ICDR posted two different panelist documents for the same exact top level domain string confusion objection.
I’ve had a lot to gripe about the online systems for International Centre for Dispute Resolution when it comes to string confusion objections. One of those gripes was that the decision in Afilias vs. Donuts over .pets suddenly disappeared from the ICDR’s website in August.
ICDR updated the case list earlier this week and the Donuts’ .pets decision is now visible again. But it’s not actually the decision that was handed down in August and posted to the website back then. For some odd reason, a slightly altered version of the original decision has been posted – complete with a new signature date.
Yet it’s rather surprising that an altered version of the case has been uploaded, and two months later to boot. The new official record shows that the case was decided on October 20, 2013, when it was originally decided on August 15, 2013.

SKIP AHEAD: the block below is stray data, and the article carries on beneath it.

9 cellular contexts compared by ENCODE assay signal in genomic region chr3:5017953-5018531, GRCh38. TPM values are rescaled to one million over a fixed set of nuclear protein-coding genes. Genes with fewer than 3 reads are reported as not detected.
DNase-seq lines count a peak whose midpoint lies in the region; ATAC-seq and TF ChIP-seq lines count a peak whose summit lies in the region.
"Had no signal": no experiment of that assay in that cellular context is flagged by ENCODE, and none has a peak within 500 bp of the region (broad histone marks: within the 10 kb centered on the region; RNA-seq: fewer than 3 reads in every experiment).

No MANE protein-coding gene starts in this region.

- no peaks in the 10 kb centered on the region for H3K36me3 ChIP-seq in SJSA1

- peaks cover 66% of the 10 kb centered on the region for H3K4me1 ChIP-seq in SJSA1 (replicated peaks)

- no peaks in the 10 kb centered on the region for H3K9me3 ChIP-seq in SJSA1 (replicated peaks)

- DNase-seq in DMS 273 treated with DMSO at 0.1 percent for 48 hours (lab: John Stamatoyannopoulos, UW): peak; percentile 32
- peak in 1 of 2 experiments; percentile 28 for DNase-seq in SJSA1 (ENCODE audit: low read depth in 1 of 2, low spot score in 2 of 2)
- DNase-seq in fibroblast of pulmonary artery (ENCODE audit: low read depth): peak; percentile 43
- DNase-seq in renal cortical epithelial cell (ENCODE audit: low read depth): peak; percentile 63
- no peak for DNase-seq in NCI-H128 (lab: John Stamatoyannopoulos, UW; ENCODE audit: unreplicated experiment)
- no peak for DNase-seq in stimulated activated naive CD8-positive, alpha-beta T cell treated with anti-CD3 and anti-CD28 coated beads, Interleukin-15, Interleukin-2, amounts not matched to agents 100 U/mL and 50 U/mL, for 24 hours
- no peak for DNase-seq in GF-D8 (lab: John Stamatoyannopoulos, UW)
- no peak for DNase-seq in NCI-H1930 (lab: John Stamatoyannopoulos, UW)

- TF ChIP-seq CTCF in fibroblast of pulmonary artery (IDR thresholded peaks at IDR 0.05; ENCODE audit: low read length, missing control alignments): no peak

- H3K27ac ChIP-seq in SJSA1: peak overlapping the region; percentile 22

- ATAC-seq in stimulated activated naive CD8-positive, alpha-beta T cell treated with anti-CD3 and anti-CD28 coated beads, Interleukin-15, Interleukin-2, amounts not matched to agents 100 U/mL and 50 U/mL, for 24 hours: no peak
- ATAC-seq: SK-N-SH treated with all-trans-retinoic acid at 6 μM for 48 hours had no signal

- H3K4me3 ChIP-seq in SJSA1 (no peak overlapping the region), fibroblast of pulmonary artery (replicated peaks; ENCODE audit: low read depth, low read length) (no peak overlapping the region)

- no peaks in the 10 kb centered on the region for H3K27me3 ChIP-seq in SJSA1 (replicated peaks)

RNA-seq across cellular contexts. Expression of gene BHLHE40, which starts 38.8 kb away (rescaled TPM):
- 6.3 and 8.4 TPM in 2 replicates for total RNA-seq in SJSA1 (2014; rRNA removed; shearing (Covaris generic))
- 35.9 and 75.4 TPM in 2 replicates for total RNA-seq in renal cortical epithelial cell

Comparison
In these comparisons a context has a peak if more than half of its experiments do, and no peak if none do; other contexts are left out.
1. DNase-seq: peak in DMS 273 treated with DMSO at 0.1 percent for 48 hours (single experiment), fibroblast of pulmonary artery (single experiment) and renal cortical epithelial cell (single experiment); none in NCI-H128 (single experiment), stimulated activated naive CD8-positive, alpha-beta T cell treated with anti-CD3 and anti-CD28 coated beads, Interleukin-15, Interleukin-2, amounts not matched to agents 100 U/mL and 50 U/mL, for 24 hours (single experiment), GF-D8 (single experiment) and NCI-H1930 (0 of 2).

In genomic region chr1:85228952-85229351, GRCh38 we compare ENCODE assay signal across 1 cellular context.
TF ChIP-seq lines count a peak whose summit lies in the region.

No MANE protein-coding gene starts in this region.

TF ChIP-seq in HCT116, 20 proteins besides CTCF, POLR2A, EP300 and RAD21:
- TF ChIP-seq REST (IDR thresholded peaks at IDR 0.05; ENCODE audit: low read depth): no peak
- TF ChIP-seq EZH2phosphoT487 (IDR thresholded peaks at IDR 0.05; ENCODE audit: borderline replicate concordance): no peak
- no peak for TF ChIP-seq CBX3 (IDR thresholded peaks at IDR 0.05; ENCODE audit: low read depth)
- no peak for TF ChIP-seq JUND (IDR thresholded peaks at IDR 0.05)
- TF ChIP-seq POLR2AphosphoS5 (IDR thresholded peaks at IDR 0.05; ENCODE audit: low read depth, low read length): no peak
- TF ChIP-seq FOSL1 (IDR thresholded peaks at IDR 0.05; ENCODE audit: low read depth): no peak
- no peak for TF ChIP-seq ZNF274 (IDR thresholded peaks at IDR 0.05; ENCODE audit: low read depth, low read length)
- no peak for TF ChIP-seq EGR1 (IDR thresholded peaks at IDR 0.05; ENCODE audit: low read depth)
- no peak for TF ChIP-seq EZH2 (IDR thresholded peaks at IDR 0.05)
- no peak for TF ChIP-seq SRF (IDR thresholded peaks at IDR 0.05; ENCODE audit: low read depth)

It appears a key reason for the updated decision is language around “Applicant” and “Respondent”. The August decision refers to Donuts primarily as “Respondent.” The October decision refers to Donuts as “Applicant.”
The biggest textual change between the two documents is a deleted section from the first decision that was titled “Formal Deficiencies of Parties’ Briefs.”
Apparently panelist Urs Laeuchli was a bit miffed that both parties had “deficiencies” in their filings. For example, since Donuts was responding to .pets objections brought by both Afilias and Google, Donuts accidentally included some text from its Google defense in its Afilias defense.
In the first decision, Laeuchli wrote “The panel is disappointed in these errors and omissions.”
The entire section about the deficiencies and his disappointment was removed from the second decision.
Above: two signatures blocks, dated more than two months apart, for the same new TLD dispute.